Edinburgh, Fife & East Scotland

Man guilty of fracturing baby's skull

Douglas Cooper
Image caption Cooper will be sentenced later this month

A man from Midlothian has been convicted of attempting to murder a seven-month old girl, while he was babysitting her.

At the High Court in Glasgow, Douglas Cooper was found guilty of fracturing the baby girl's skull in three places on 12 January last year.

He told the jury that it was just an accident and said that her head had bounced off the door.

The 24-year-old is due to be sentenced at a later date.

Throughout his trial Cooper protested his innocence and claimed that the injuries had been caused by the child falling from his arms and hitting her head on a door.

Earlier the court had heard from the baby's mother, who cannot be named for legal reasons.

She said that she had left Cooper looking after the baby while she was out playing for a pub darts team.

The mother told the jury that she had received a phone call from Cooper about 2055 GMT.

She said: "He sounded panicky. He said there is something wrong with her. He said she wasn't breathing properly and didn't look right."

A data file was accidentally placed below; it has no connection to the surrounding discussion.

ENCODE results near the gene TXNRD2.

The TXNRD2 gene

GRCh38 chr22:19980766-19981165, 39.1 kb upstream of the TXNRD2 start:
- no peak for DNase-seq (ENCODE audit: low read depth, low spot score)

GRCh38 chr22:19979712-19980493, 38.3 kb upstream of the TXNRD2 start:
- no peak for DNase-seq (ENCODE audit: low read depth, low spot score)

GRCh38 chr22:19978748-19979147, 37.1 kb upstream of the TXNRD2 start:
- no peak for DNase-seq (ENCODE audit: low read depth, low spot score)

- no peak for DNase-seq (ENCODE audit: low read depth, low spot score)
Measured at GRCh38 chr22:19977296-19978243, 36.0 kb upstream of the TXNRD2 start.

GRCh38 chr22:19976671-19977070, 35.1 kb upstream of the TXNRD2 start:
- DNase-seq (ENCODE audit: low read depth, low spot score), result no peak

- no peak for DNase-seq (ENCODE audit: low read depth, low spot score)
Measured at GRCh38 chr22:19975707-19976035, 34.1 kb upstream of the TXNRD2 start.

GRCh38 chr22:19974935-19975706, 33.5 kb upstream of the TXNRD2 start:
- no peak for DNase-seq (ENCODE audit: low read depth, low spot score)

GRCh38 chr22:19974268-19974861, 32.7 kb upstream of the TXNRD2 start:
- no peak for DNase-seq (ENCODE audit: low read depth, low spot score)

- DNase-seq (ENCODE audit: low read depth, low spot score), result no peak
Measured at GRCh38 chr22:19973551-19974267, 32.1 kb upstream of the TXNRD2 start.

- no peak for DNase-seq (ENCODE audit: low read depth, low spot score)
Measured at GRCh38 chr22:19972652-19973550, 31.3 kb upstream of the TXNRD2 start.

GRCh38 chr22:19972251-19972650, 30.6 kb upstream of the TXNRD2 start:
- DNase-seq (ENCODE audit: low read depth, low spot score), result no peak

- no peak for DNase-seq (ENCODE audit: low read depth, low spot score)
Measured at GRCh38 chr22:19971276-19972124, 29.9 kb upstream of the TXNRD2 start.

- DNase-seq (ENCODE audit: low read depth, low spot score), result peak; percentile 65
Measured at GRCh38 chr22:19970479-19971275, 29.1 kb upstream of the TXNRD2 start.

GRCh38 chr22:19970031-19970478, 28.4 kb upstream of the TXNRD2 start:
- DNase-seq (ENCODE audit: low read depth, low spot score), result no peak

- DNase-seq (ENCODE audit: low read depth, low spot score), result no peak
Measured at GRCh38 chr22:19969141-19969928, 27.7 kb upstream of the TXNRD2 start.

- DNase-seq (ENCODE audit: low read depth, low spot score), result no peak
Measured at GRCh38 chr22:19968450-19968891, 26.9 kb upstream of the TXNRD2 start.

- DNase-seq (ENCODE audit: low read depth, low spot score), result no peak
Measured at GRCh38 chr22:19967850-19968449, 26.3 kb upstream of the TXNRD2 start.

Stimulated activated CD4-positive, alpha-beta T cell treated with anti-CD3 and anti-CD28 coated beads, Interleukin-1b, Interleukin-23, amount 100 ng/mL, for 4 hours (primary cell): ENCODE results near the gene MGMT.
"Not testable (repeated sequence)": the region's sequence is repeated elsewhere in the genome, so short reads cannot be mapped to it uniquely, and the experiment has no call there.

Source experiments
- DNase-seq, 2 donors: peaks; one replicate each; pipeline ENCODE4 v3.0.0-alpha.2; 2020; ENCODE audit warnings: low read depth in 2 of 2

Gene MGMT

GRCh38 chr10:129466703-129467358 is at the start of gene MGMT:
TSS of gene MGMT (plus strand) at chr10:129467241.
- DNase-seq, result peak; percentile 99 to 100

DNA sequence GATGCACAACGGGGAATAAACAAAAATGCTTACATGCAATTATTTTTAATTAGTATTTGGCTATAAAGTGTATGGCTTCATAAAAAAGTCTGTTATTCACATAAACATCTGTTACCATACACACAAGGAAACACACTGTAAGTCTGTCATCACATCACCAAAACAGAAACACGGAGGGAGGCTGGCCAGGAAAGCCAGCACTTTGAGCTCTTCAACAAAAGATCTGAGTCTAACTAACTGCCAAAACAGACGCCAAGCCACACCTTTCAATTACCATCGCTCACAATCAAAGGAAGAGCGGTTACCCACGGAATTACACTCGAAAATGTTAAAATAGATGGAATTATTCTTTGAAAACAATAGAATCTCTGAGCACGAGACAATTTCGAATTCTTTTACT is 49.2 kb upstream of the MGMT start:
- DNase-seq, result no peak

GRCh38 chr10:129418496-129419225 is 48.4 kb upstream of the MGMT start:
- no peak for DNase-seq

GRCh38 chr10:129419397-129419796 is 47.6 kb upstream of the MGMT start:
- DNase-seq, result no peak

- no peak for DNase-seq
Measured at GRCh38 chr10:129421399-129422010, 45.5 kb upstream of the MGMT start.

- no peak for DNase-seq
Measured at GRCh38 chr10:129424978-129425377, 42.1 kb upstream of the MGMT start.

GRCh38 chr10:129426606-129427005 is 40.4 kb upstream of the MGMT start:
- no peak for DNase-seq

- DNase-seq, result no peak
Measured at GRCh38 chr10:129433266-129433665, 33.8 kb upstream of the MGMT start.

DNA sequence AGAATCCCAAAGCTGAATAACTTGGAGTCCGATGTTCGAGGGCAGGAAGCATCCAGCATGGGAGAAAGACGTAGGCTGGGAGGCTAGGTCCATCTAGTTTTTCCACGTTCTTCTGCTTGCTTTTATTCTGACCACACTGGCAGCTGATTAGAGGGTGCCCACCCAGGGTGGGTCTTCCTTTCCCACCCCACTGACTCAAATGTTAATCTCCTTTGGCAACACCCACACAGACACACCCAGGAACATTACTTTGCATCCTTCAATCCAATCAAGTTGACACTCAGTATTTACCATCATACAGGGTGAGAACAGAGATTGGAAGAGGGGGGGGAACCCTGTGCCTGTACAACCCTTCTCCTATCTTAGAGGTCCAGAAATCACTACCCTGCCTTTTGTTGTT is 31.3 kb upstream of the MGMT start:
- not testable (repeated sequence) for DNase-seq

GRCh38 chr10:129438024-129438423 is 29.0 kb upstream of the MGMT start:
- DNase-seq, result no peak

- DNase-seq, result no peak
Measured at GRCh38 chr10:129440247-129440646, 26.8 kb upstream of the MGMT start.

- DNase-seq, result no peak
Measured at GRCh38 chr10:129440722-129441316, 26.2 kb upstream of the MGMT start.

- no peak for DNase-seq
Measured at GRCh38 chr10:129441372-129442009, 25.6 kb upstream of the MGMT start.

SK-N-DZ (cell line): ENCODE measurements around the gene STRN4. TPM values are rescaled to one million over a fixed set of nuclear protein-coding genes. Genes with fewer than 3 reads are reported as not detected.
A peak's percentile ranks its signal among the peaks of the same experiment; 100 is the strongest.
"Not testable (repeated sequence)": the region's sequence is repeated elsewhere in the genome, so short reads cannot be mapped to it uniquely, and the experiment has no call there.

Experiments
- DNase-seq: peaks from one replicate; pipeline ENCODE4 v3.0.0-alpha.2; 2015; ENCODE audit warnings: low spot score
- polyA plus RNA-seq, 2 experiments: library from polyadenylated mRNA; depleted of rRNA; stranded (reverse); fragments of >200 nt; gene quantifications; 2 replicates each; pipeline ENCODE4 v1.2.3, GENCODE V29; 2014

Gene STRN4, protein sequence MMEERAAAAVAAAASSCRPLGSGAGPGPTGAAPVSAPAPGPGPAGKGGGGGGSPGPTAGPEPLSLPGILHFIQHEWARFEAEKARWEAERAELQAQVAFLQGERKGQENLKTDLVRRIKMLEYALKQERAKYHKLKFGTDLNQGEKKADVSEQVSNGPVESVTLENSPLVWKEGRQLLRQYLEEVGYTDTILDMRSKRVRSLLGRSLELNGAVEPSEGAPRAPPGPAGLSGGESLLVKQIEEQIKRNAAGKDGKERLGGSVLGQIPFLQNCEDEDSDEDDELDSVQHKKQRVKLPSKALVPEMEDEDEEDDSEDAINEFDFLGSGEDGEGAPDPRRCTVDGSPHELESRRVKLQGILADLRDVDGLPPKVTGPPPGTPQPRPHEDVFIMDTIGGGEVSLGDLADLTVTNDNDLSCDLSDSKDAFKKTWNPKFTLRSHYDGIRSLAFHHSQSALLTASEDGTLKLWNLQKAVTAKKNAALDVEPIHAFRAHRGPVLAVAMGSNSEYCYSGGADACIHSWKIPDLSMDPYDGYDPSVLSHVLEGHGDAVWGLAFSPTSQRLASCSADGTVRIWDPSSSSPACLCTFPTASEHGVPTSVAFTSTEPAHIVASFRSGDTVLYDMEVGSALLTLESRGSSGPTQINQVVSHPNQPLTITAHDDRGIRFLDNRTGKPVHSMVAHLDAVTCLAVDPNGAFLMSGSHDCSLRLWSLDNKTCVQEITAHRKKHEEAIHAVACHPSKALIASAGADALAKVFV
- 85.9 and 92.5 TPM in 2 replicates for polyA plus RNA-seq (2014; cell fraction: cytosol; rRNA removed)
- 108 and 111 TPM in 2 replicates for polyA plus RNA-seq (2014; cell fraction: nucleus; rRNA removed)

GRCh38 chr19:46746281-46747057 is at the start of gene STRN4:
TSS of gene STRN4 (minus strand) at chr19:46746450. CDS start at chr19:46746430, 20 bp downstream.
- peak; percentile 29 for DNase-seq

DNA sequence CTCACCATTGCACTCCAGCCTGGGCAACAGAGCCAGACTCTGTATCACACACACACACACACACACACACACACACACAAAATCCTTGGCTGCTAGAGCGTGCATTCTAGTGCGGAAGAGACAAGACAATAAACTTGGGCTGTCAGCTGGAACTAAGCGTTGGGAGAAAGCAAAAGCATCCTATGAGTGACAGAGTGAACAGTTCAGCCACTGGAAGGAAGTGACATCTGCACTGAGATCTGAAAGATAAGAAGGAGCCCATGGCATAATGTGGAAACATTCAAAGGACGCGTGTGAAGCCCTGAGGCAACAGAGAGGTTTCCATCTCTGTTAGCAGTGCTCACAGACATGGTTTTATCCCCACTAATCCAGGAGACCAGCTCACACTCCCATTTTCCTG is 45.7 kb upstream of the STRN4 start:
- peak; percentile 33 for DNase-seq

She said that she was driven back to her home in a Midlothian village and saw her daughter lying on a couch not moving with her head to one side.

'Gasping for breath'

She told advocate depute Lesley Shand QC, prosecuting: "She was just gasping for breath."

The jury heard that a doctor carried out a CT scan which showed the the baby's head had been fractured in three places.

The woman added that while they were at the hospital after receiving the scan results she overheard Cooper, who had gone with her and the baby to the hospital, on the phone to his mother.

She said that they had just been told that police and child protection services would be involved and she heard Cooper say: "That doesn't look good for me."

She told the court that she recalled one occasion when Cooper lost his temper because his team Liverpool had been beaten and punched holes in a door.

The mother was asked by solicitor advocate John Keegan QC if she knew that Cooper claimed the fractured skull happened when he fell while holding the baby and she hit her head on the door and she replied: "According to him. I've heard five stories."

She admitted that she had told police that Cooper was patient and good with the baby when he looked after her.

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